13 2008] AN UNCOMMON COURT 257 The remainder of this paper seeks to demonstrate and to explain precisely how Australia s distribution of powers jurisprudence has an Uncommon Law quality to it. 4. Where Are We Now? Debate over the current state of Australian federalism is polarised. The basic reason is political. The political polarisation derives from the general tendency of Australian voters in recent decades to vote differently in Federal and State elections, with the result that, at any particular time, the major party which does not control the Federal government usually comes to control most if not all of the State governments. Thus, during the Hawke and Keating Federal Labor governments from 1983 to 1996, the States soon came to be ruled by Liberal- National Coalition governments, whereas after the election of the Howard Coalition Federal government in 1996, the States progressively became Labor dominated to the point where all the States currently have Labor governments. In this context, relationships between the Commonwealth and the States have been shaped by party politics, and prevailing attitudes to federalism on both sides of politics have shifted rather remarkably depending on which side has been in control of which level of government. During the Hawke and Keating Labor governments, conservative politicians often accused the Federal government of an over-reaching centralism which threatened the proper balance between the Commonwealth and the States. On the other hand, during the recent Howard Coalition government, Labor party politicians, particularly at a State level, frequently accused the Federal government of centralism and presented themselves as guardians of the federal balance. Many of the most important constitutional cases of recent decades illustrate this tendency. The best example of a confrontation between a Federal Labor government and State Liberal governments is the Tasmanian Dam case of The case involved an attempt by the Hawke Labor government to prevent a State Liberal government from constructing a dam on the Gordon River in southwestern Tasmania for the purpose of hydro-electric power generation. The Federal legislation was challenged not only by the State government of Tasmania, but also by the governments of Victoria, New South Wales and Queensland, on the ground that the Constitution did not authorise Federal intervention. When the High Court narrowly upheld the legislation on the basis of the Commonwealth s external affairs and corporations powers, the decision was widely regarded by conservative commentators as a major setback for Australian federalism and a failure by the High Court to maintain a proper balance between the Commonwealth and the States. 61 On the other hand, the best example of the reverse pattern, a confrontation between a Coalition Federal government and State Labor governments is the recent Work Choices case of In this case, the Workplace Relations Amendment (Work Choices) Act 2005 (Cth) replaced the existing centralised 60 Commonwealth v Tasmanian Dam (1983) 158 CLR Lumb, Franklin Dam Decision, above n9. 62 Work Choices (2006) 229 CLR 1.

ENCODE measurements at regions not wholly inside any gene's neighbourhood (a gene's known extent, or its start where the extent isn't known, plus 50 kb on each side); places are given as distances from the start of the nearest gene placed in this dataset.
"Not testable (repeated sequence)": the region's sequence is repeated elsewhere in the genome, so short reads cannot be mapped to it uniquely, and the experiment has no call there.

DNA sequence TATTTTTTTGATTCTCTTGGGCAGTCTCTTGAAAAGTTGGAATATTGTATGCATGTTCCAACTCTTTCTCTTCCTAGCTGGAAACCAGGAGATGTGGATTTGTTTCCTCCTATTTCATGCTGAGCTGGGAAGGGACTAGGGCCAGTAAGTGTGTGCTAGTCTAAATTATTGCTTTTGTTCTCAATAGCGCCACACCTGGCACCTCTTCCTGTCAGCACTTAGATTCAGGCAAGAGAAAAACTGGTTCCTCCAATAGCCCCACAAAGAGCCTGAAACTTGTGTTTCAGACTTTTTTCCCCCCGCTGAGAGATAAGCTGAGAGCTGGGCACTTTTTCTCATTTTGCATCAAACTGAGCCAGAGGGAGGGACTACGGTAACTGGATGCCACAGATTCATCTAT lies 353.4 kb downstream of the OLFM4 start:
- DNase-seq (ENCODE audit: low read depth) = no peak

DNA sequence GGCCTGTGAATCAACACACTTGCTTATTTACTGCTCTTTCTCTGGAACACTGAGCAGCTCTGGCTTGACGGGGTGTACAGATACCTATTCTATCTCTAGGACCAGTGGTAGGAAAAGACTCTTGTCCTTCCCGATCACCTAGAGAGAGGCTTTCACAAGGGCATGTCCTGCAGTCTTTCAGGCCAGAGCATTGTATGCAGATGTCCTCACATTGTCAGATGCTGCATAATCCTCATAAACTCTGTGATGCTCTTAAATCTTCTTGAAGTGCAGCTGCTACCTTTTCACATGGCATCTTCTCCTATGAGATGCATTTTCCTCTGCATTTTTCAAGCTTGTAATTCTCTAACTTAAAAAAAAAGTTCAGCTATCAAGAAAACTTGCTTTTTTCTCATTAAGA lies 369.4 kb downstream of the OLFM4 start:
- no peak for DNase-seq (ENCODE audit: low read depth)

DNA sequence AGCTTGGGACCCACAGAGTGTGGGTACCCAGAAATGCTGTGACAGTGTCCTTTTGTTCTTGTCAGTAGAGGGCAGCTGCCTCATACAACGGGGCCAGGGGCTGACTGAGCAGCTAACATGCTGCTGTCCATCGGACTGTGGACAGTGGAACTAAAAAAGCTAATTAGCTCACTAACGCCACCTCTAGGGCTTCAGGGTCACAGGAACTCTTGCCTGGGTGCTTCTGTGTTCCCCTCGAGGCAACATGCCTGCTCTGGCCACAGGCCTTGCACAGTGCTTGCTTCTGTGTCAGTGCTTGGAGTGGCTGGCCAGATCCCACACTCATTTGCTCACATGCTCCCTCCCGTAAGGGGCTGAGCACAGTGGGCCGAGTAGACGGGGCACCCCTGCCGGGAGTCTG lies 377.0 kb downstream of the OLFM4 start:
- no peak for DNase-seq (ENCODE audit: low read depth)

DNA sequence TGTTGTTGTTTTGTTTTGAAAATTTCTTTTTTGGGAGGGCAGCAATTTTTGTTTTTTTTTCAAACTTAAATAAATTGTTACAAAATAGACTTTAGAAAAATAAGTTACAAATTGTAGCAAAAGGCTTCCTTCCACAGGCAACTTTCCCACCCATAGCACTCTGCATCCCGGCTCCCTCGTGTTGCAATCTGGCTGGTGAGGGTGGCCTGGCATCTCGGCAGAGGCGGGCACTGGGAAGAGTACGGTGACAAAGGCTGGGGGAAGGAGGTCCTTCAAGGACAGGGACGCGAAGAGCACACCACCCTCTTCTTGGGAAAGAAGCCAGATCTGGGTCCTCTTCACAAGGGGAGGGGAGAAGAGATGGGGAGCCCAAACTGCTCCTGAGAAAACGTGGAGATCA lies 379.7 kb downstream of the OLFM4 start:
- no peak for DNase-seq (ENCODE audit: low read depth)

14 258 SYDNEY LAW REVIEW [VOL 30: 245 system of compulsory industrial arbitration with a national scheme founded upon individualised workplace agreements, a system more in accord with the economically liberal outlook of the Coalition Federal government. The legislation was challenged by five State Labor governments, technically because it was beyond the legislative powers of the Commonwealth, but substantively because the State Labor governments objected to the extent to which the law implemented a policy of individualised workplace agreements. When the High Court upheld the legislation in late 2006 the decision was, once again, criticised as spelling the end of federalism. 63 How much of these criticisms is an accurate description of the state of Australian federalism, and how much is hyperbole? It would certainly be an exaggeration to say that, as a consequence of these and other decisions, there is now no limit on the legislative powers of the Commonwealth, so that the continuing functions of the States now owe their existence entirely to the good graces of the Commonwealth. It is an exaggeration because the legislative powers of the Commonwealth remain tied to specific heads of power. Hence, although the High Court has clearly cemented the view that Federal powers are to be interpreted just about as widely as their language could possibly bear, it is still necessary for the Commonwealth to show that there is at least some connection, indeed a sufficient connection, between the legislation and a particular head or heads of power. It is also an exaggeration because there remain very significant institutional and political obstacles in the way of an attempt by the Commonwealth actually to exercise its legal powers to the full. Statutes still have to be passed by both Houses of the Commonwealth Parliament and, although the Howard Coalition government enjoyed a numerical majority in the Senate, this is not usually the case. 64 Moreover, Federal governments have to face the electors at least every three years and they face a potential electoral backlash should they push the envelope too far, especially if they should do so in a non-incremental manner. Finally, although the legislative powers of the States may have waned, the existence of the States as independent constituent elements of the Federation remains constitutionally secure, and thus a Federal government will continue to face pressure and opposition from State governments wielding not insignificant institutional powers, not to mention a certain level of political legitimacy. Federal governments may threaten, as they often do, to take over traditional State activities, but there are significant political and institutional obstacles which lie in the way of a complete Federal takeover. 63 Gregory Craven, How the High Court failed us, Australian Financial Review (24 November 2006) at 81; ABC Radio National, Work Choices Shipwreck, Perspective, 6 December The voting system for the upper house Senate is single transferable vote (STV) unlike the preferential or alternate transferable voting system used for lower house elections. The move in 1984 of allowing 12 rather than only 10 Senators per State has made it more difficult for any one party to control the Senate. The basic reason is this. Half of all Senators must contest each election (their terms being 6 years and general elections being mandated every 3 years). Under STV it is harder to win 4 of 6 State spots than it is to win 3 of 5.